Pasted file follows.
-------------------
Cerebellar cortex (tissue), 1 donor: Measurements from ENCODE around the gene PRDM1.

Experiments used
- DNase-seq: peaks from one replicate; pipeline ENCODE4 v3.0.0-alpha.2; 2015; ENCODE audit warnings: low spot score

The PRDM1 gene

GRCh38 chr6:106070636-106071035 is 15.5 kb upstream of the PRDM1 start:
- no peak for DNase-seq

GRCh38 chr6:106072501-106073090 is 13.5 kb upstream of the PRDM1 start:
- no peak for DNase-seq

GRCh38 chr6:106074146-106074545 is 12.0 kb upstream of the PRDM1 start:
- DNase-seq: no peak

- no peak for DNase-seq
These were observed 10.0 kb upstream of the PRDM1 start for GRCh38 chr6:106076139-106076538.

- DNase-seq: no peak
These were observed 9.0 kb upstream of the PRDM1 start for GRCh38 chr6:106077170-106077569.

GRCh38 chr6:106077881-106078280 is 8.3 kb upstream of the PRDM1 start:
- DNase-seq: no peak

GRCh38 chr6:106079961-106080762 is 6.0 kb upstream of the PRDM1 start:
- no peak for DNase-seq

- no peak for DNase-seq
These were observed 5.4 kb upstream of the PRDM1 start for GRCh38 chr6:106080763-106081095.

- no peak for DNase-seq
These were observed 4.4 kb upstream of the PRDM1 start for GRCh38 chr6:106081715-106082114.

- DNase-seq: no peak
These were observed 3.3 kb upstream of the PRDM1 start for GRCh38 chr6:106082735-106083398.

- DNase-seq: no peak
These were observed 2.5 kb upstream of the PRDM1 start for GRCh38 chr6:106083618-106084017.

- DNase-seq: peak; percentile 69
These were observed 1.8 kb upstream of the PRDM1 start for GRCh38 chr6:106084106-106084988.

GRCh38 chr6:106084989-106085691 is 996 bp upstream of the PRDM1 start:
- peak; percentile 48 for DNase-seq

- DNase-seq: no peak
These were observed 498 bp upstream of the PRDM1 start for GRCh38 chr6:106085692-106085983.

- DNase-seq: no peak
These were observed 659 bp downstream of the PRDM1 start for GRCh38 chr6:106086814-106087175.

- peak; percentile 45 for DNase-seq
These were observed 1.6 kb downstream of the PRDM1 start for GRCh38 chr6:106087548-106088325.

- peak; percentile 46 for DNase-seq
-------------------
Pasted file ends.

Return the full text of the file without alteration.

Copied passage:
Cerebellar cortex (tissue), 1 donor: Measurements from ENCODE around the gene PRDM1.

Experiments used
- DNase-seq: peaks from one replicate; pipeline ENCODE4 v3.0.0-alpha.2; 2015; ENCODE audit warnings: low spot score

The PRDM1 gene

GRCh38 chr6:106070636-106071035 is 15.5 kb upstream of the PRDM1 start:
- no peak for DNase-seq

GRCh38 chr6:106072501-106073090 is 13.5 kb upstream of the PRDM1 start:
- no peak for DNase-seq

GRCh38 chr6:106074146-106074545 is 12.0 kb upstream of the PRDM1 start:
- DNase-seq: no peak

- no peak for DNase-seq
These were observed 10.0 kb upstream of the PRDM1 start for GRCh38 chr6:106076139-106076538.

- DNase-seq: no peak
These were observed 9.0 kb upstream of the PRDM1 start for GRCh38 chr6:106077170-106077569.

GRCh38 chr6:106077881-106078280 is 8.3 kb upstream of the PRDM1 start:
- DNase-seq: no peak

GRCh38 chr6:106079961-106080762 is 6.0 kb upstream of the PRDM1 start:
- no peak for DNase-seq

- no peak for DNase-seq
These were observed 5.4 kb upstream of the PRDM1 start for GRCh38 chr6:106080763-106081095.

- no peak for DNase-seq
These were observed 4.4 kb upstream of the PRDM1 start for GRCh38 chr6:106081715-106082114.

- DNase-seq: no peak
These were observed 3.3 kb upstream of the PRDM1 start for GRCh38 chr6:106082735-106083398.

- DNase-seq: no peak
These were observed 2.5 kb upstream of the PRDM1 start for GRCh38 chr6:106083618-106084017.

- DNase-seq: peak; percentile 69
These were observed 1.8 kb upstream of the PRDM1 start for GRCh38 chr6:106084106-106084988.

GRCh38 chr6:106084989-106085691 is 996 bp upstream of the PRDM1 start:
- peak; percentile 48 for DNase-seq

- DNase-seq: no peak
These were observed 498 bp upstream of the PRDM1 start for GRCh38 chr6:106085692-106085983.

- DNase-seq: no peak
These were observed 659 bp downstream of the PRDM1 start for GRCh38 chr6:106086814-106087175.

- peak; percentile 45 for DNase-seq
These were observed 1.6 kb downstream of the PRDM1 start for GRCh38 chr6:106087548-106088325.

- peak; percentile 46 for DNase-seq